Letter From the CEO: Setting the Record Straight

Posted By Mike Meyer, Thursday, October 1, 2020

doctor and scales of justice

By Alex R. Thiersch, JD, CEO of the American Med Spa Association (AmSpa)


  • The Guidelines for Non-surgical Medical Practices (Medical Spas) was released by AmSpa last week and has received many comments and questions, which AmSpa appreciates.
  • It is imperative that medical aesthetic professionals read the actual guidelines and not depend on other industry groups or gossip to shape their understanding and opinion. Most answers to your questions are within the guidelines
  • AmSpa released "The 10 Basic Rules of Medical Aesthetic Compliance" as an abbreviated version of the full guidelines to easily digest. See them at the bottom of this letter.
  • The guidelines are only recommendations, not law.
  • The guidelines are based almost entirely on existing state law and are not new concepts for legally and safely operating a medical aesthetic practice. Although state-by-state laws do vary, the guidelines are meant to provide national recommendations for operating in a safe, compliant manner.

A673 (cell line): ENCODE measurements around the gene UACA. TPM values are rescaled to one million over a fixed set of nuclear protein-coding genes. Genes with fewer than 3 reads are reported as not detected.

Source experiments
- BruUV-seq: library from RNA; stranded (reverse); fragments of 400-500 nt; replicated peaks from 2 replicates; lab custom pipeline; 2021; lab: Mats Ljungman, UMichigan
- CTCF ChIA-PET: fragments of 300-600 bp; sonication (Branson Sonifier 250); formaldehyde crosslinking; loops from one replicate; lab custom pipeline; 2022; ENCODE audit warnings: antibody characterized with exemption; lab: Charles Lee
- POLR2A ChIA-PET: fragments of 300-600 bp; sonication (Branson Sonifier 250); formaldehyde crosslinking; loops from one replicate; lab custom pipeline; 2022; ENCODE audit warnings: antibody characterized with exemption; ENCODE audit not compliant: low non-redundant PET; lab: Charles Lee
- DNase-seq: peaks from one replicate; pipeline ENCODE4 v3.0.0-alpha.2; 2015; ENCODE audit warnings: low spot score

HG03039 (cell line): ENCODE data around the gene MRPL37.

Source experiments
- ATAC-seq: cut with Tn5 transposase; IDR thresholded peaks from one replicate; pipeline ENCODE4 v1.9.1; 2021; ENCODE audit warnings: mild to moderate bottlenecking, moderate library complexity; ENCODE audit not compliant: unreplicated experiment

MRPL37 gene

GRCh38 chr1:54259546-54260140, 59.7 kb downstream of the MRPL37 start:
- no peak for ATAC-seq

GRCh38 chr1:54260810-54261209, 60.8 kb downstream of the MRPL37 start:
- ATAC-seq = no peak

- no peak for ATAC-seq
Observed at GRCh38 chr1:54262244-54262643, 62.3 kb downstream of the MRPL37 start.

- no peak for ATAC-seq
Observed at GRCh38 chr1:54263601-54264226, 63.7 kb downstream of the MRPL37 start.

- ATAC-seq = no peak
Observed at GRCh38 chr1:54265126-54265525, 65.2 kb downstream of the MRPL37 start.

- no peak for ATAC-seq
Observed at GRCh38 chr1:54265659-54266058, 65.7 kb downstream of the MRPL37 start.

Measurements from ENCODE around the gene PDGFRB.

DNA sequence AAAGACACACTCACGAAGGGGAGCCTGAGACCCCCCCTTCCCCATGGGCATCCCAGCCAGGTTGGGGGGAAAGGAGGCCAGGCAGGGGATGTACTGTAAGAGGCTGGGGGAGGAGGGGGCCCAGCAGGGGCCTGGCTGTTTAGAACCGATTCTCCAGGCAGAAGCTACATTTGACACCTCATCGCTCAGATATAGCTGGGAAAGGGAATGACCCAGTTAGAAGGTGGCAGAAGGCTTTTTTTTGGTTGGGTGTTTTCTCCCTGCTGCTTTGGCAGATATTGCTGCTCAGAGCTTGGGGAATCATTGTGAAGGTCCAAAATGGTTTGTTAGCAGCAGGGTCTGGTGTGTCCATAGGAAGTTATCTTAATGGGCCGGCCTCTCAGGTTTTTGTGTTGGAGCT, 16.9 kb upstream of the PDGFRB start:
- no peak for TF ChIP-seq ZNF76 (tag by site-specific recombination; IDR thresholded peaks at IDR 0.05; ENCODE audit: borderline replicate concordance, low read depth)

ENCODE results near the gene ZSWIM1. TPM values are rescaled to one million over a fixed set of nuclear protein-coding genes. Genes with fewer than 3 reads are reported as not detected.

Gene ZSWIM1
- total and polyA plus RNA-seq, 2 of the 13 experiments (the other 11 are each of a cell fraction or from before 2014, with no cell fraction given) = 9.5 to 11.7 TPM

• The shaping of these guidelines into their final version is an inclusive, responsive process, and AmSpa will continue to hold roundtables and respond to questions regarding the guidelines until they are finalized.

Hi folks, Alex Thiersch here, CEO of AmSpa. I wanted to take a quick second to comment on some of the questions AmSpa has received regarding the Guidelines for Non-Surgical Medical Practices (Medical Spas) that were published last week. Thanks to all of you for the feedback, questions and clarification. Preparing and publishing these guidelines was a huge endeavor for AmSpa, and we knew that we'd have lots of questions and more than a few pointed comments. Our main goal is to be transparent and ensure that all of your questions are answered.